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Daylight Dies: Dismantling Devotion

My first question was "where the hell did these guys come from?" Well, from North Carolina of course! Yes, Daylight Dies are an American band playing a traditionally Swedish and Finnish style of music, that being progressive death/doom metal. Shades of Opeth, Katatonia, Amorphis, My Dying Bride, Moonspell, and Dark Tranquility, can be heard all over the wonderful Dismantling Devotion, the bands sophomore release. Dark and brooding, crushingly powerful, achingly beautiful, and calmingly progressive, are just some ways to describe the many tones and textures that Daylight Dies have put together here.

Each song on the album is in the 5-8 minute range, as the band allows themselves plenty of time (much like Opeth) to build and create drama within each piece, through the use of bruising electric guitar riffs and haunting harmonies, tortured death metal growls and melodic clean vocals, as well as lush melancholic acoustic passages. Tunes like "A Dream Resigned" and "A Life Less lived" are dark and dreary mixes of depressing doom with progressive death metal, while "Solitary Refinement" contains a plethora of slow and doomy guitar dirges, gorgeous melodic vocals, and multi-layered lead guitar passages. The overall effect is quite intoxicating. "Lies That Bind" is raging death metal with plenty of growling vocals of textured guitar chords and slashing rhythms, while the instrumental title track is a really progressive piece with heavy and atmospheric sections, thanks to some killer guitar work.

This is really solid stuff here from an American band who seem to have really hit the jackpot, creating dark and heavy songs that are surprisingly melodic. Fans of Opeth will no doubt eat this up and cry out for more.


Track Listing
1) A Life Less Lived (8:23)
2) Dead Air (5:23)
3) A Dream Resigned (7:28)
4) All We Had (6:54)
5) Solitary Refinement (5:23)
6) Strive to See (6:39)
7) Lies That Bind (5:53)
8) Dismantling Devotion (6:59)

Added: April 5th 2006
Reviewer: Pete Pardo
Score:
Related Link: Daylight Dies Website
Hits: 1546
Language: english

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Daylight Dies: Dismantling Devotion
Posted by Murat Batmaz, SoT Staff Writer on 2011-05-14 08:16:04
My Score:

A genre primarily pioneered by the likes of Katatonia, Anathema, and Paradise Lost in the early 90s, slow yet melodic doom-death has been explored by a million bands in the following years, but very few of their releases have stood the test of time.

But Daylight Dies' Dismantling Devotion is an exception. I don't even recall the last time I was so blown away by an album in this style. The reason this album stands out from the pack is not because of its groundbreaking nature. Rather, this album, to me, is one of the genre's best because it embodies the European doom metal akin to early Katatonia, October Tide, Rapture, and brings in the melodic sensibilites of other bands like early Amorphis, Novembre, and even Opeth. It is hard to believe this band is from the USA -- they're perhaps the only American band, along with Agalloch, that capture the essence of their respective genres while still succeeding in preserving their own character.

This is the band's highwater mark. It improves on their more doom-laden sound heard on No Reply, with a noticeable increase in the songwriting department. Without doubt, the improvement has a lot to do with the addition of new vocalist Nathan Ellis. His growls are monstrous and pain-ridden throughout the whole album. Besides relaying the melancholic lyrics, his singing also functions as an added layer to the music, as his timing and enunciation are perfect. Fans of the genre will be floored of his singing on "Dead Air," where he lays down deep, guttural growls atop threads of melodic guitar harmonies and a rather central bass figure. The only other American singer that I can think of is Paul Kuhr of Novembers Doom, who is also great at portraying misery with his singing. Though the majority of the songs feature Ellis' death growls, bassist Egan O'Rourke provides some clean vocals, most notably in the intro of "Solitary Refinement" and the strong mood-setter, "A Life Less Lived." That said, his contribution is more so for contrast. You can check out the band's 2008 album, Lost to the Living, if you want to hear him do two full songs with clean vocals. Personally, I prefer Dismantling Devotion.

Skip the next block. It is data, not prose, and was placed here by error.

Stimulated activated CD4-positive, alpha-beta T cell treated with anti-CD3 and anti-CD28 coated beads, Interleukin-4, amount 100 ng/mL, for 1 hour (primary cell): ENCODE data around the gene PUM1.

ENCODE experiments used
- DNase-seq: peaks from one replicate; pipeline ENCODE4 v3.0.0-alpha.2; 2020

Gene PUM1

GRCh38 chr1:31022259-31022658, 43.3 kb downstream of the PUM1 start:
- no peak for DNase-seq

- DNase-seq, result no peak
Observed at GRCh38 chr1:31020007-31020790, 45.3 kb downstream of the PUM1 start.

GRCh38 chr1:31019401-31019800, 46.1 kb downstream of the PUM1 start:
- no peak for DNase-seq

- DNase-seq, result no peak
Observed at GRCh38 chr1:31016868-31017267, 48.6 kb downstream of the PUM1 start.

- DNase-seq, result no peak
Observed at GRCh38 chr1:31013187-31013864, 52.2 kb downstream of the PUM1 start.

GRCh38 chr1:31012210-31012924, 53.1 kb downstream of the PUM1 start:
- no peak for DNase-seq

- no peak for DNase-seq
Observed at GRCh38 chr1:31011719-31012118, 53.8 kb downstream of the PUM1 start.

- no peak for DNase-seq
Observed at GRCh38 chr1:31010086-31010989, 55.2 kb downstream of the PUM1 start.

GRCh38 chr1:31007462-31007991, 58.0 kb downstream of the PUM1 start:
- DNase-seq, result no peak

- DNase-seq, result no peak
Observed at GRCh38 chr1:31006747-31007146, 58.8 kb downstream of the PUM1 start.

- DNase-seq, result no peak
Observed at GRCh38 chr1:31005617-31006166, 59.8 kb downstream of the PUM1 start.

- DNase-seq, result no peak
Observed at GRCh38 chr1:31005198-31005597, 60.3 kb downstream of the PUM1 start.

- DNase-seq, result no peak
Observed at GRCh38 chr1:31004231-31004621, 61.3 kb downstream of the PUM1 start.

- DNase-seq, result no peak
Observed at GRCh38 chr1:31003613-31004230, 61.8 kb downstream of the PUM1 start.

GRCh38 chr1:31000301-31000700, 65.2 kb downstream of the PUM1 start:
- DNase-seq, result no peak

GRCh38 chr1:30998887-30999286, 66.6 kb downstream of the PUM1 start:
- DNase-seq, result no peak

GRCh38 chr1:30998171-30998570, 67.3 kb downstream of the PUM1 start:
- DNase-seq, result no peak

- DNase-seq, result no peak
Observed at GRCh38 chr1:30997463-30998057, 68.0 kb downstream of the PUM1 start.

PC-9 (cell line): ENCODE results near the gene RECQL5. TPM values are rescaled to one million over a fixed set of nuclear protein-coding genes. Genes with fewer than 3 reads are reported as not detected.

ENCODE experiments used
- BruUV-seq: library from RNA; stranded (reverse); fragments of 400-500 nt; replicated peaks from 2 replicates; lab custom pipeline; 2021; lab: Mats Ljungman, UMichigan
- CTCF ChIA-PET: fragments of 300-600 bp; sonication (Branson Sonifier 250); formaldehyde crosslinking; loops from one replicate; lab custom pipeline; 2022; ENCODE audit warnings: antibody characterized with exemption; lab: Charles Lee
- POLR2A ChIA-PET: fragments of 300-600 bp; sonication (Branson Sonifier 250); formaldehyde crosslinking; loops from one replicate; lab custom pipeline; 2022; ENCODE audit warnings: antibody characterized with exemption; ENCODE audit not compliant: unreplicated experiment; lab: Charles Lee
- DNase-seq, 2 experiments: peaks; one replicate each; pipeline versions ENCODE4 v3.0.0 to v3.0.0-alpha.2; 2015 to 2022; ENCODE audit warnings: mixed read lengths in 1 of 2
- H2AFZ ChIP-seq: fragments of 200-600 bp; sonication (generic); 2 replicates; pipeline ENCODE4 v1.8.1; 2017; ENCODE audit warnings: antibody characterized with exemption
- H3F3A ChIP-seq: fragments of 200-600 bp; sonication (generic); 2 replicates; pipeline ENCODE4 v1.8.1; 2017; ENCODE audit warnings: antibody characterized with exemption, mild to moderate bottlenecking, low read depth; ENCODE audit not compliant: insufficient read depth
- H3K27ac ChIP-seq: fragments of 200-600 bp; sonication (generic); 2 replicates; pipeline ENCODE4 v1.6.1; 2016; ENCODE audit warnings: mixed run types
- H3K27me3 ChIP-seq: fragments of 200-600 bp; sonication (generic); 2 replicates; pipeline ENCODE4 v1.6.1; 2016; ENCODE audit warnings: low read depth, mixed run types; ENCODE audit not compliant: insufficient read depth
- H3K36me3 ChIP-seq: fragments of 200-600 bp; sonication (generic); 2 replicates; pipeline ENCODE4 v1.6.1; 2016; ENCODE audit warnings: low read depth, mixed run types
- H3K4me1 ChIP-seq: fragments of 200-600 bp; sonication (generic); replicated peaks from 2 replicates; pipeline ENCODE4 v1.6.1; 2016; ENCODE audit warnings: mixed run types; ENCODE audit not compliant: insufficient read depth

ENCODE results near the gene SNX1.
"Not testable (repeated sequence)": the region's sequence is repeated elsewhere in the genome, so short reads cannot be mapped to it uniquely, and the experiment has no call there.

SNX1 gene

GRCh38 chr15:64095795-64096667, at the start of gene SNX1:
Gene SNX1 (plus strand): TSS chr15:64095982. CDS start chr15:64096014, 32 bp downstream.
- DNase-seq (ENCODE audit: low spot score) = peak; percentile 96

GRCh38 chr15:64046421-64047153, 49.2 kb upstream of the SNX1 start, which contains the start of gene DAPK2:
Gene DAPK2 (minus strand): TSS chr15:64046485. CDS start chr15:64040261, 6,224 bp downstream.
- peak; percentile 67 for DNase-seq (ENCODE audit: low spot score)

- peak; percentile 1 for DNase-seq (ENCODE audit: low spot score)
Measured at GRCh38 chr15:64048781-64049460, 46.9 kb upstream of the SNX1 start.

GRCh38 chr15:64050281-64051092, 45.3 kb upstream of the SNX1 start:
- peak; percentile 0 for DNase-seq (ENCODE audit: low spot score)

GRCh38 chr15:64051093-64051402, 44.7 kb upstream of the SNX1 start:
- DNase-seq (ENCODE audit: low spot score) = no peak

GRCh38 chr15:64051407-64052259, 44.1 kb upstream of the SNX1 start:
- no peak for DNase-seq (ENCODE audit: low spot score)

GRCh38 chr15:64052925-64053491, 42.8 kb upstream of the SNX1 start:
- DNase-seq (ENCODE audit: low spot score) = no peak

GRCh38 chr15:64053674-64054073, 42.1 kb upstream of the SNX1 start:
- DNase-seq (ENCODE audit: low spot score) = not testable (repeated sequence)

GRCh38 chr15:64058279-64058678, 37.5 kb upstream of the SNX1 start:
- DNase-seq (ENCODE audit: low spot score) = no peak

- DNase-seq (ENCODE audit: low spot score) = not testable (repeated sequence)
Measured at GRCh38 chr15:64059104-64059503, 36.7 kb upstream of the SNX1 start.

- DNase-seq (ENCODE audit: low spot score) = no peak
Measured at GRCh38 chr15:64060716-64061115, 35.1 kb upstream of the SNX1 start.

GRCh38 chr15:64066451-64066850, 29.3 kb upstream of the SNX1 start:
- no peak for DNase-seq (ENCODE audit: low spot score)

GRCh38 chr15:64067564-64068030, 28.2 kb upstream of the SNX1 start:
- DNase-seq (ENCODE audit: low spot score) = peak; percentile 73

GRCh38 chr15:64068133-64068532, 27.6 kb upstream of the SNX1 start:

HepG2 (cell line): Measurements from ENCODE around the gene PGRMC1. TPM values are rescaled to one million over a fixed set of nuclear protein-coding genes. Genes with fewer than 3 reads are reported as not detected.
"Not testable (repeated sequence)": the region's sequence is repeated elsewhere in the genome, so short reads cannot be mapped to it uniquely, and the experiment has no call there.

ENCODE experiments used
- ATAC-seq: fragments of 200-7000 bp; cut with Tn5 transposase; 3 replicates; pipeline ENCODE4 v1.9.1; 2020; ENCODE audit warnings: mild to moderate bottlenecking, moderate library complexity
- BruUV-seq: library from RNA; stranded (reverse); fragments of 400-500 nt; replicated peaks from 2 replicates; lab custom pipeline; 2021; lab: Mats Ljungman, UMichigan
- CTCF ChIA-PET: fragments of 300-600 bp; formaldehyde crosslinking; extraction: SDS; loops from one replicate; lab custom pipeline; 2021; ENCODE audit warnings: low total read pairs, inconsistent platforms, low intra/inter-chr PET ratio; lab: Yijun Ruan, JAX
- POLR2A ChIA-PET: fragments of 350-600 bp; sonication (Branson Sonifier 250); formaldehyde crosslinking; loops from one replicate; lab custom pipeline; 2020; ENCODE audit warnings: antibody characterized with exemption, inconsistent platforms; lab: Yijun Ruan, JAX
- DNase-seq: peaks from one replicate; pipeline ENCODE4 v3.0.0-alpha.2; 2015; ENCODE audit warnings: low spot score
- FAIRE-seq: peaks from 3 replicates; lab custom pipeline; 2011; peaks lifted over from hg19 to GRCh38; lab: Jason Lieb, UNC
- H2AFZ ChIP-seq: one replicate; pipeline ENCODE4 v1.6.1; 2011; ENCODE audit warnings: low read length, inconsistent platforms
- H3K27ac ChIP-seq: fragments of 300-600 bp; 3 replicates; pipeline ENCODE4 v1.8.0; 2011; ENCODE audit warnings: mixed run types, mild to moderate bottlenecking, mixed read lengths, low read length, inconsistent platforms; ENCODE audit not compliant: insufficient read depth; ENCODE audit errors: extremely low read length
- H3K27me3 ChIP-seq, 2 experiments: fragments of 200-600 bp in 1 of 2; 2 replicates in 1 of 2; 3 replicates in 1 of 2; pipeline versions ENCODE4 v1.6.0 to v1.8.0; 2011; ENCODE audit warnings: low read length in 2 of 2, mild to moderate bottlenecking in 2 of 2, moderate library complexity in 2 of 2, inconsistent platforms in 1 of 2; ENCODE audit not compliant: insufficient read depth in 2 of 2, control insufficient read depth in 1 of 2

The guitar work is also fantastic. This is the album when guitarist Charlie Shackelford joined the band as a full-time member, and his presence lends the songs more depth. Generally, the songs are paced rather slowly but each one of them boasts certain passages where things pick up and offer unforgettable melodies at key points. The use of acoustic guitars is kept to a minimum -- they're mostly utilized in the intros briefly before mammoth guitars soar above them with churning riffage. The best song to enjoy the guitars is the instrumental title track, which also closes the album on a dirge-like note. There's not riff of nimiety on this one -- I wish there were more bands that professed the "less is more" principle.

The songs are extremely well produced thanks to Jens Bogren. I can see if some doom metal fans may find the mix a bit too clean, but then again Dismantling Devotion is not the sort of album that claims to be the epitome of doom metal, hence the reason why fans of Amorphis and Novembre as well as the more obscure yet equally amazing When Day Descends might want to look into this disc.

If you're looking for a great example of the early European doom metal movement with strong emphasis on melodic progressions, killer vocals, and momentous guitar work, you need this album.



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